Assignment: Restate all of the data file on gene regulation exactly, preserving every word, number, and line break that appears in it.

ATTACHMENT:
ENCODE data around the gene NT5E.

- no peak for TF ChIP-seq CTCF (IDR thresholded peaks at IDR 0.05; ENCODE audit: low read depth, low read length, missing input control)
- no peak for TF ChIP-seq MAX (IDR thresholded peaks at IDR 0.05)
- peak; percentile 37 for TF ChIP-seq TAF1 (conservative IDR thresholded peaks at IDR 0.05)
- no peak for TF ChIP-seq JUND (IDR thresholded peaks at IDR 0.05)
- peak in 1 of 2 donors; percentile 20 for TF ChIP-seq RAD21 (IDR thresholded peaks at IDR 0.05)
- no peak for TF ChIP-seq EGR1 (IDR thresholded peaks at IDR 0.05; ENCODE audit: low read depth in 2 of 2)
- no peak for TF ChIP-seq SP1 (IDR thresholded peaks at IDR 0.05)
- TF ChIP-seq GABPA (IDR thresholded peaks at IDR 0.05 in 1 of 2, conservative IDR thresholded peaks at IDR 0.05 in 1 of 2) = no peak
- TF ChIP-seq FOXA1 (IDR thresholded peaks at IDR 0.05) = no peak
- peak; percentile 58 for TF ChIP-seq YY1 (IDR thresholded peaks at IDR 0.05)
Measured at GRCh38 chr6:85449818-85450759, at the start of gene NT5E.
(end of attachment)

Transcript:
ENCODE data around the gene NT5E.

- no peak for TF ChIP-seq CTCF (IDR thresholded peaks at IDR 0.05; ENCODE audit: low read depth, low read length, missing input control)
- no peak for TF ChIP-seq MAX (IDR thresholded peaks at IDR 0.05)
- peak; percentile 37 for TF ChIP-seq TAF1 (conservative IDR thresholded peaks at IDR 0.05)
- no peak for TF ChIP-seq JUND (IDR thresholded peaks at IDR 0.05)
- peak in 1 of 2 donors; percentile 20 for TF ChIP-seq RAD21 (IDR thresholded peaks at IDR 0.05)
- no peak for TF ChIP-seq EGR1 (IDR thresholded peaks at IDR 0.05; ENCODE audit: low read depth in 2 of 2)
- no peak for TF ChIP-seq SP1 (IDR thresholded peaks at IDR 0.05)
- TF ChIP-seq GABPA (IDR thresholded peaks at IDR 0.05 in 1 of 2, conservative IDR thresholded peaks at IDR 0.05 in 1 of 2) = no peak
- TF ChIP-seq FOXA1 (IDR thresholded peaks at IDR 0.05) = no peak
- peak; percentile 58 for TF ChIP-seq YY1 (IDR thresholded peaks at IDR 0.05)
Measured at GRCh38 chr6:85449818-85450759, at the start of gene NT5E.